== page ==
An investigation by the Equality and Human Rights Commission (EHRC) into historical issues of equal pay at the BBC has found no unlawful acts of pay discrimination and has recommended improvements to increase transparency and rebuild trust with women at the organisation.
The investigation started in March 2019 following publicly reported high profile cases of suspected pay discrimination and after extensive discussions with the BBC. It looked at suspected historical pay discrimination at the BBC and the systems and processes for setting pay and assessing complaints.
Evidence considered during the investigation came from women at the BBC about their experiences, and from the BBC on its processes for setting pay and resolving grievances. We also carried out detailed equal pay analyses on a sample of pay complaints.
The report has identified a number of areas where improvements can be made to rebuild trust with women at the organisation and increase transparency around decision-making and communications. The BBC accepts that its historical practices were not fit for purpose and has made significant changes since 2015.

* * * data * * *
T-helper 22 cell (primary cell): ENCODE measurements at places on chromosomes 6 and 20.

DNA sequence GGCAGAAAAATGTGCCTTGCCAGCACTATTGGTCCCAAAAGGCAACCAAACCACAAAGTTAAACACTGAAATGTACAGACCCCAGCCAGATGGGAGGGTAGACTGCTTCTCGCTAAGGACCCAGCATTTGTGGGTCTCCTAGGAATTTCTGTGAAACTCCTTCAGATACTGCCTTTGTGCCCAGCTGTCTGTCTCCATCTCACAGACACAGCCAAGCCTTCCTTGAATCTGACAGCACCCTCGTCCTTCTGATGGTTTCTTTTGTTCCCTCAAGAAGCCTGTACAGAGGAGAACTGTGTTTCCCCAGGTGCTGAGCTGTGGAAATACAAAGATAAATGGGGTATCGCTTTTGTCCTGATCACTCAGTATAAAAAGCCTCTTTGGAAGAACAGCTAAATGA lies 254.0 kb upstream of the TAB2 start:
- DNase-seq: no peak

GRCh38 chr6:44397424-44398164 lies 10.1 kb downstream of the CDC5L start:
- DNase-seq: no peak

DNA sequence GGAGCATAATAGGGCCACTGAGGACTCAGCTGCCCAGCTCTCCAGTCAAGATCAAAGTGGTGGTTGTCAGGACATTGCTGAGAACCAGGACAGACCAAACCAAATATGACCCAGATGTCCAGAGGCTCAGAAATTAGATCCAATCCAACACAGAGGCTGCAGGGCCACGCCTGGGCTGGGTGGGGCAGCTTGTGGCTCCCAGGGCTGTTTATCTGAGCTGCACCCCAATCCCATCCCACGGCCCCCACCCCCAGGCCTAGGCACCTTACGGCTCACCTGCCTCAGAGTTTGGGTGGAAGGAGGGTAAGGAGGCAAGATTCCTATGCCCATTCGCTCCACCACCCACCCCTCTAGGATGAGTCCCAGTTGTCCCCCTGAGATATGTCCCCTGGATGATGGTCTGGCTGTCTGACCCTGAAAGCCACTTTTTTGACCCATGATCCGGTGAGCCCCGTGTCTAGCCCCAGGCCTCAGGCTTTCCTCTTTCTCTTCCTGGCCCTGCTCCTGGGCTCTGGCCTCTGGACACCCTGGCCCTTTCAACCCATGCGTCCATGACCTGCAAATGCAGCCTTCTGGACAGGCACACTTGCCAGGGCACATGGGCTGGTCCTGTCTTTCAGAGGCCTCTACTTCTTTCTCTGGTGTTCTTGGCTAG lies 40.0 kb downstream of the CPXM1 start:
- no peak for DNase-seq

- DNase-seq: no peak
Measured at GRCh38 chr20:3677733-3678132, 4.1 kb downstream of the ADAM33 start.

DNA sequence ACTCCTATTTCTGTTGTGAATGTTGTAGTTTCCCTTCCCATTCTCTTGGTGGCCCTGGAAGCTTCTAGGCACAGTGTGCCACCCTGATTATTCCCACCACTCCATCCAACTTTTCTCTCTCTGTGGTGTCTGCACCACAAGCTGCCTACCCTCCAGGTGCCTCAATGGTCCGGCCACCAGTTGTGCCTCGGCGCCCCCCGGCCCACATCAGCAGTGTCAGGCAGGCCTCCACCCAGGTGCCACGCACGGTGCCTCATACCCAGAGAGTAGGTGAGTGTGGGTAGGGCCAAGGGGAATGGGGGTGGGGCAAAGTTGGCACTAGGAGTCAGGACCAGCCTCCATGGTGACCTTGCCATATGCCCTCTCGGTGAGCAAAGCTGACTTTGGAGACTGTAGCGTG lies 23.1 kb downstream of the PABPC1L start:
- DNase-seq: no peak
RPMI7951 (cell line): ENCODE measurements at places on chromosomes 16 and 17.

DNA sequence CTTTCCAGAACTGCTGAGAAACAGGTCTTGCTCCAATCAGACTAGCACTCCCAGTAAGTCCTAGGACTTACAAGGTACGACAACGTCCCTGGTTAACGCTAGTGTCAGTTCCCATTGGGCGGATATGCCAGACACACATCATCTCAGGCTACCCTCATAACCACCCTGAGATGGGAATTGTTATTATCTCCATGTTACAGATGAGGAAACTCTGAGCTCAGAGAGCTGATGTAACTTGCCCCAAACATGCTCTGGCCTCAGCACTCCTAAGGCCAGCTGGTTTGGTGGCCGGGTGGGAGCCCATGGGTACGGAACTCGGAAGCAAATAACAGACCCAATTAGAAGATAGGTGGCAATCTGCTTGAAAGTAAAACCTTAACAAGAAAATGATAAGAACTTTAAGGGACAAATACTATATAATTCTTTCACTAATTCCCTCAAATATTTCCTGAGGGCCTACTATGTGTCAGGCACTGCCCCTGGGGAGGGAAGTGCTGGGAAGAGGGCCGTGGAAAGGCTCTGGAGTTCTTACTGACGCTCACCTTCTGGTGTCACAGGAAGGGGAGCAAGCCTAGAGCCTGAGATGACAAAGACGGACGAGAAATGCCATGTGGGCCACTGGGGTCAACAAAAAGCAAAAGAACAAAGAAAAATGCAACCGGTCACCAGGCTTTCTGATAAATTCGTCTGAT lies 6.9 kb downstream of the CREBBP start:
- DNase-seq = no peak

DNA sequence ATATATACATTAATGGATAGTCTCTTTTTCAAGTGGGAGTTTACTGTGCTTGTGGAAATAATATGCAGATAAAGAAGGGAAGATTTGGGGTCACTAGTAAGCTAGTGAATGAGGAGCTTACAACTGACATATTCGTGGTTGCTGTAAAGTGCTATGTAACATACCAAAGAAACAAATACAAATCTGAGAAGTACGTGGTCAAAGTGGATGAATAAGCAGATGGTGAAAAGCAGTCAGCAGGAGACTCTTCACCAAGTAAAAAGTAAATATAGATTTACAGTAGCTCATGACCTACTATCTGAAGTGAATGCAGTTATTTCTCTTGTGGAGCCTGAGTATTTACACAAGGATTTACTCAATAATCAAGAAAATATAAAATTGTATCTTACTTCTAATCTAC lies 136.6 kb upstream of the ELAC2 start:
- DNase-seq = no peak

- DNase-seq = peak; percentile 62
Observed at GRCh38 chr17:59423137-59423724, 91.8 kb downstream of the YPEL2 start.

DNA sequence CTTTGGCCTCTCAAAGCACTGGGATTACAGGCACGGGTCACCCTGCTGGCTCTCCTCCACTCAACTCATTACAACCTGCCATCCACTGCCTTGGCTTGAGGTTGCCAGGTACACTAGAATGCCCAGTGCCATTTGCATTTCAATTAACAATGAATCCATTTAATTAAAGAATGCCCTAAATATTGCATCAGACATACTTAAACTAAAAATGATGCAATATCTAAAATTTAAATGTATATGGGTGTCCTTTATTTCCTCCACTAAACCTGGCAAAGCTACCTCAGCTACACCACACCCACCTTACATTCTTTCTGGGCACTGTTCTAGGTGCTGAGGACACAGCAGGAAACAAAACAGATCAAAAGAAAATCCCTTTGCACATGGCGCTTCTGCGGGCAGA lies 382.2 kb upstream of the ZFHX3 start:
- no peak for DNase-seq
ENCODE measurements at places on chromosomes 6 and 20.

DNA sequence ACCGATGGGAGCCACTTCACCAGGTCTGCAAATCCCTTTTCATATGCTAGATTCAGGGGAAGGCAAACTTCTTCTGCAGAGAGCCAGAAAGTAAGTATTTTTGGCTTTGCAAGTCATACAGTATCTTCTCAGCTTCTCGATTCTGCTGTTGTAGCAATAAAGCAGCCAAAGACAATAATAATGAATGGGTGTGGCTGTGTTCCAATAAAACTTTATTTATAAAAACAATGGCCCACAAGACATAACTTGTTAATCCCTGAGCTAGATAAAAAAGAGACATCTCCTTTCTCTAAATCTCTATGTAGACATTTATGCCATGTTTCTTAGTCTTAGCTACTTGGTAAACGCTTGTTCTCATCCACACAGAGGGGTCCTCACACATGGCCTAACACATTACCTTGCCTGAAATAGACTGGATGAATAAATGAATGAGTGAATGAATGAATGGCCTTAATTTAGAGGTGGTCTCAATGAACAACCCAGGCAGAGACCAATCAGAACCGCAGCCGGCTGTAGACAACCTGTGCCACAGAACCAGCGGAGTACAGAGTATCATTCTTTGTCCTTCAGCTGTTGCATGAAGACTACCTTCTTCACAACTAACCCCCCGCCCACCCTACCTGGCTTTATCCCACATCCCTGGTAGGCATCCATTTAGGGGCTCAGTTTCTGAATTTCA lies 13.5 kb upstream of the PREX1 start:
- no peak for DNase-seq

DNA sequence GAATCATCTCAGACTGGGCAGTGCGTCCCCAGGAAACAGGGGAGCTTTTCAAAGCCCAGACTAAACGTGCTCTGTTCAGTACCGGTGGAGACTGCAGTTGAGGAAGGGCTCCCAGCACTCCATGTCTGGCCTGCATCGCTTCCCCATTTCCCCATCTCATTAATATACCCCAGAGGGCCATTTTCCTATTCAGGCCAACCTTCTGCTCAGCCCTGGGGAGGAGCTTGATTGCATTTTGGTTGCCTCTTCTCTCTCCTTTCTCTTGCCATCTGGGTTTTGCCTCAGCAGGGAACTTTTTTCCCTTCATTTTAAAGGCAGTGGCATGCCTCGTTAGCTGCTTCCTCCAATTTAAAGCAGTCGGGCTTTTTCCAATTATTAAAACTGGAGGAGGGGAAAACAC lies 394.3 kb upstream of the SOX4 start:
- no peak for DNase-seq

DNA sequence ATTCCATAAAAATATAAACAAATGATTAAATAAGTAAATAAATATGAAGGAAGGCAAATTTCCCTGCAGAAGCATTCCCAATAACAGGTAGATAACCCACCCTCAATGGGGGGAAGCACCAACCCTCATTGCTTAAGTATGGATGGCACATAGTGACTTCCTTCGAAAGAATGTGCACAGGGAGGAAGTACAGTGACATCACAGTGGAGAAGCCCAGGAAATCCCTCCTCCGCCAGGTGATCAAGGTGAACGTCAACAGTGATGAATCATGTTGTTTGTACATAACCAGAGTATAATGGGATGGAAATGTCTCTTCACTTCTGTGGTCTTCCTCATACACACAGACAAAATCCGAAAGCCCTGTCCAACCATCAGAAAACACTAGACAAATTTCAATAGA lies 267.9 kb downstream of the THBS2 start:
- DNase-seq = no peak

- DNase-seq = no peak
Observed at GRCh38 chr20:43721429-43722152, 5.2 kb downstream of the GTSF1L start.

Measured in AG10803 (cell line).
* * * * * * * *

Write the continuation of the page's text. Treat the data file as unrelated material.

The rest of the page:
The investigation has found inadequate record-keeping on how decisions about pay were made, leading to confusion and poor communication with women making complaints. During the course of the investigation the BBC had to conduct further searches for evidence as a number of documents were missing or incomplete in case files. This creates a risk of potential pay discrimination at the BBC with the organisation unable to justify how decisions were reached.
Evidence shows some women were unsure if their complaint resolution had considered equal pay correctly and they were left unsatisfied with the outcome, leading to a breakdown of trust in the complaints system.
Evidence points to a complaints system that took too long to resolve cases. Some women did not feel that the process was suitably independent, and felt that it had heightened their anxiety and stress. BBC employees must have trust in the independence of a complaints process and know cases will be resolved in a realistic timetable, with clear communication from beginning to end.
Equality and Human Rights Commission interim Chair, Caroline Waters, said: